EGU General Assembly 2020
© Author(s) 2020. This work is distributed under
the Creative Commons Attribution 4.0 License.

Investigation of transport in the northern lowermost stratosphere between spring and fall using airborne in situ tracer measurements

Andrea Rau1, Valentin Lauther1, Johannes Wintel1, Emil Gehardt1, Peter Hoor2, Jens Krause2, Björn Kluschat2, Felix Plöger1,3, Bärbel Vogel3, and Michael Volk1
Andrea Rau et al.
  • 1Bergische Universität Wuppertal, Institute for Atmospheric and Environmental Research, Wuppertal, Germany
  • 2Institute for Atmospheric Physics, Johannes Gutenberg-Universität Mainz, Germany
  • 3Institute of Energy and Climate Research (IEK-7), FZ Jülich, Germany

Over the course of the summer, when the subtropical jet is weakest, quasi-isentropic transport of young air from the troposphere and the tropical tropopause layer into the northern hemisphere (NH) lowermost stratosphere (LMS) is increased resulting in a drastic change of LMS chemical composition between spring and fall. The focus of this work is on the role of different transport paths into the NH LMS, including outflow from the Asian Monsoon, and their associated time scales of transport and mixing.

We present and analyse in situ measurements of CO2 and various long-lived tracers obtained during three recent aircraft campaigns encompassing over 40 research flights in the NH UTLS during winter/spring, summer, and fall. The POLSTRACC/GW-LCYCLE/SALSA campaign probed the northern high latitude LMS in winter/spring 2016, deploying the German research aircraft HALO from Kiruna (Sweden) and from Germany. The second campaign deployed the M55 Geophysica research aircraft in July/August 2017 from Kathmandu, Nepal, in the frame of the EU-funded project StratoClim (Stratospheric and upper tropospheric processes for better Climate predications) in order to probe in situ for the first time the inside of the Asian Monsoon anticyclone. Roughly two months later the WISE (Wave-driven ISentropic Exchange) campaign deployed again HALO from Shannon (Ireland) in September and October 2017 to investigate isentropic transport and mixing in the NH LMS.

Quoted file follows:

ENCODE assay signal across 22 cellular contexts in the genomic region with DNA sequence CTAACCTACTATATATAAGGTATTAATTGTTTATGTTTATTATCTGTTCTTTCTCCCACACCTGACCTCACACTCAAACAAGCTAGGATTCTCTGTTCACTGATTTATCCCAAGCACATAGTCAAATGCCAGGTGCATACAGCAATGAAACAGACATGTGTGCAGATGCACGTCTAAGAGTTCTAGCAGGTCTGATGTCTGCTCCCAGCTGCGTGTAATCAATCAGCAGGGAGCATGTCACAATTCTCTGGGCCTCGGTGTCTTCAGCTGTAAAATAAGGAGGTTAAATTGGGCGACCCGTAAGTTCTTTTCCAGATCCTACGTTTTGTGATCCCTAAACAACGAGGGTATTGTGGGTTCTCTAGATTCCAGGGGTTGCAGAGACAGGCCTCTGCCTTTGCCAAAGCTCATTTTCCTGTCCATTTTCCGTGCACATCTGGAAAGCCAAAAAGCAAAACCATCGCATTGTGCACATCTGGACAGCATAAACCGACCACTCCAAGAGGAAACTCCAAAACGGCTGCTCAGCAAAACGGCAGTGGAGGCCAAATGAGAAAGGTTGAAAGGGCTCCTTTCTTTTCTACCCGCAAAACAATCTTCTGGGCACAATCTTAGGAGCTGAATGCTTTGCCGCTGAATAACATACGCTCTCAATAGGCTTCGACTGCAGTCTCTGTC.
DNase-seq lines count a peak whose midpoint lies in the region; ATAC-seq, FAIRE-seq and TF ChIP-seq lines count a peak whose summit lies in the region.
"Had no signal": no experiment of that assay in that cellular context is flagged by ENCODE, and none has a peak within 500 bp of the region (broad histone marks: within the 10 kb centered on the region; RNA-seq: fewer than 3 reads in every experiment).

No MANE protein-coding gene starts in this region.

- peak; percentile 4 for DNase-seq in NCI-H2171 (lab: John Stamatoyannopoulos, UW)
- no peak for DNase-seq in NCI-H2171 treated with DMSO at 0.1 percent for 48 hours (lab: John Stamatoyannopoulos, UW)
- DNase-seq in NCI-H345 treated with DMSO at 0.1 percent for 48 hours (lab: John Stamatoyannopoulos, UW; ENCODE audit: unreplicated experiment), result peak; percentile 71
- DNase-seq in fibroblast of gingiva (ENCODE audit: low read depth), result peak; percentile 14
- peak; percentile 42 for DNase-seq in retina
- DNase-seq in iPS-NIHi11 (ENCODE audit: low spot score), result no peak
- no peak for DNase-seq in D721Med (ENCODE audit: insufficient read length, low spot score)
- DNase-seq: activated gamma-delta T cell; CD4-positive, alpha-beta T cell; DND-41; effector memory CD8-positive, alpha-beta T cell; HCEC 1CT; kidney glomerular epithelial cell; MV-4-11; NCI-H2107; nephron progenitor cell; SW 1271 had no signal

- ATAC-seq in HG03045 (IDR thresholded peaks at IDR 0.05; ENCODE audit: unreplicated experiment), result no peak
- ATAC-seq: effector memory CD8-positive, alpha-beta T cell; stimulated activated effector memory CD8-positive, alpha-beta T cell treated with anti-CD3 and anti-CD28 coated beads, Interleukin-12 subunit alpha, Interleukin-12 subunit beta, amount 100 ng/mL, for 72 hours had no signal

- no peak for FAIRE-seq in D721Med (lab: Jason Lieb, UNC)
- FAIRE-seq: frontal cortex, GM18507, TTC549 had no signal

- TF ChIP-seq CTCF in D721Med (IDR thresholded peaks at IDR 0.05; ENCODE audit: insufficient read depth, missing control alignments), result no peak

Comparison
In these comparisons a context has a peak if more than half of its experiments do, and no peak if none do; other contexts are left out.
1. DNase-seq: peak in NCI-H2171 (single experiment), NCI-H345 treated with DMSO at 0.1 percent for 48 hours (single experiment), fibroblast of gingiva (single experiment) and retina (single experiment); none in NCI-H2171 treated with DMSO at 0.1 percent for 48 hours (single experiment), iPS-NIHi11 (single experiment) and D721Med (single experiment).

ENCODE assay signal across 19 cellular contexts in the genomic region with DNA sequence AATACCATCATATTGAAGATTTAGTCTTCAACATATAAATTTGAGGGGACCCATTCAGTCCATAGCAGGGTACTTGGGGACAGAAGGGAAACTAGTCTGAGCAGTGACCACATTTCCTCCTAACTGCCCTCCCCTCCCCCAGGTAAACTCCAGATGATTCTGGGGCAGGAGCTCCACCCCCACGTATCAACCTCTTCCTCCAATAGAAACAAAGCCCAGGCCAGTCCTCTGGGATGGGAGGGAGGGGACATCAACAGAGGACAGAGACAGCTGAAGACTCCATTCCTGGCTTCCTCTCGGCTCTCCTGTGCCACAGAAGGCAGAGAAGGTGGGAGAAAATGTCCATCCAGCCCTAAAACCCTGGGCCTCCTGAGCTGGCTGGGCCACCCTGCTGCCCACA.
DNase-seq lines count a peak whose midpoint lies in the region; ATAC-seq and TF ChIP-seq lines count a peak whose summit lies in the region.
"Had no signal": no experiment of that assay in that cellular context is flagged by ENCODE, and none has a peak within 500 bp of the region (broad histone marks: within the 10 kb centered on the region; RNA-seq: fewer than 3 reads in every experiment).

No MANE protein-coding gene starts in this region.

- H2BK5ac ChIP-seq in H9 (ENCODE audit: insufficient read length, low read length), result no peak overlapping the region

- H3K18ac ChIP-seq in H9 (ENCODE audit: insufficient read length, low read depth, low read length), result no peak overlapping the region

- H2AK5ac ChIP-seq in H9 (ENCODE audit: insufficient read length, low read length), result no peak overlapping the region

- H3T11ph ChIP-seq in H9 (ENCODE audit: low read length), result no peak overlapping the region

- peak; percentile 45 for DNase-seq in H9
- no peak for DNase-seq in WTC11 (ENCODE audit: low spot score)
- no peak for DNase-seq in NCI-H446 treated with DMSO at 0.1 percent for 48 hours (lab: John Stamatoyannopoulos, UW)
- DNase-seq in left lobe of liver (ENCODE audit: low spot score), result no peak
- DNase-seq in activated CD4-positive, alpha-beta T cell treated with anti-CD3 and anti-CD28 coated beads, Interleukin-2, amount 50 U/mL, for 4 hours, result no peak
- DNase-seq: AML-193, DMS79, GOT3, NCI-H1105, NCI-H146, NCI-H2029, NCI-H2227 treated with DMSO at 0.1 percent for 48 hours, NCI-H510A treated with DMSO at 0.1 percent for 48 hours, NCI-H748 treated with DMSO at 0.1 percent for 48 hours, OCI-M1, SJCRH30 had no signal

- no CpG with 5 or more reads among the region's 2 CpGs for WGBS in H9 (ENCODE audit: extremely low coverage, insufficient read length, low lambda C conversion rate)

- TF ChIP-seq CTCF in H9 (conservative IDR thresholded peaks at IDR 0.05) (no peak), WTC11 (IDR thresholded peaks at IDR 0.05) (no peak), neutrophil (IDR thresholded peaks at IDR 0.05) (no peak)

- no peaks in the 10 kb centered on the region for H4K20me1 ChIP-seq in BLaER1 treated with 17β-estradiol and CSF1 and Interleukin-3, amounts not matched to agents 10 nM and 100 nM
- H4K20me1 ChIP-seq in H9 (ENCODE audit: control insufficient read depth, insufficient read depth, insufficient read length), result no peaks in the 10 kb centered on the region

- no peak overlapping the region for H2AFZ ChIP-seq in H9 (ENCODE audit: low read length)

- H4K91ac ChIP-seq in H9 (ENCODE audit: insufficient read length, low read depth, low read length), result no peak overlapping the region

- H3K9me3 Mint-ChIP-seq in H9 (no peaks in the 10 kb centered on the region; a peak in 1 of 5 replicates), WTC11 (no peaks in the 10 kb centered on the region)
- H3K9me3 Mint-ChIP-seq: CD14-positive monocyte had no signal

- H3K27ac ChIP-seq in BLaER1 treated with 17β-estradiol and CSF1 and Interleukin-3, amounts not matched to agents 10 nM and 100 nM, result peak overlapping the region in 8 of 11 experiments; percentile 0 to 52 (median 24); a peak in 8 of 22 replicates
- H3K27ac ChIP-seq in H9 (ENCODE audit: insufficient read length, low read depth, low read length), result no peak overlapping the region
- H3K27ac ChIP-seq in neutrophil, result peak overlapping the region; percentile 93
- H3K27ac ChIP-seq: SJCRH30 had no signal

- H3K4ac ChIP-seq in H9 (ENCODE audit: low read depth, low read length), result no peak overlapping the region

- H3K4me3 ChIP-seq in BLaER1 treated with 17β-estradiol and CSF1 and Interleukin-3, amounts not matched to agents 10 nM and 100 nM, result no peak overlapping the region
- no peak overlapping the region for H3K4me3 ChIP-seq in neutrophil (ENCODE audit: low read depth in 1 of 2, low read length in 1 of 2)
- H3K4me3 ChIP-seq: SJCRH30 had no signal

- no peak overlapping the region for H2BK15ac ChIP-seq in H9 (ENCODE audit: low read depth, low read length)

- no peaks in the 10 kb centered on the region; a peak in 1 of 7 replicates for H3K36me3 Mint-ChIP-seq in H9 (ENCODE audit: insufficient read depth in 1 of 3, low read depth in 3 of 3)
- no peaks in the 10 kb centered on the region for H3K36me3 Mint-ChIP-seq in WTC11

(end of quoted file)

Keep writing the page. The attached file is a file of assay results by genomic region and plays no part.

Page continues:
The University of Wuppertal measured CO2 and a suite of long-lived tracers on each aircraft. On the Geophysica, the measurements were made with the HAGAR (High Altitude Gas AnalyzeR) instrument. On HALO, a recently developed extended 5-channel version, HAGAR-V, was flown, which in addition measured a suite of short-lived tracers by GC coupled with a mass spectrometer. The University of Mainz measured N2O and CO on HALO using laser absorption techniques. For our analysis we use mixing ratios of CO2, SF6, CFC-11, CFC-12, and N2O.

Owing to their different lifetimes, tropospheric growth (for SF6) and a seasonal cycle (for CO2), the LMS distributions of these long-lived trace gases and their development between spring and fall contain key information about the origin and mean stratospheric age of LMS air as well as time scales of rapid isentropic transport and mixing. The analysis of tracer measurements is complemented by simulations with the Chemical Lagrangian Model of the Stratosphere (CLaMS) providing information on age of air spectra and fractions of origin from specific surface regions, allowing in particular to assess the role of the Asian Monsoon in determining the composition of the NH LMS in fall.

How to cite: Rau, A., Lauther, V., Wintel, J., Gehardt, E., Hoor, P., Krause, J., Kluschat, B., Plöger, F., Vogel, B., and Volk, M.: Investigation of transport in the northern lowermost stratosphere between spring and fall using airborne in situ tracer measurements, EGU General Assembly 2020, Online, 4–8 May 2020, EGU2020-21312,, 2020

This abstract will not be presented.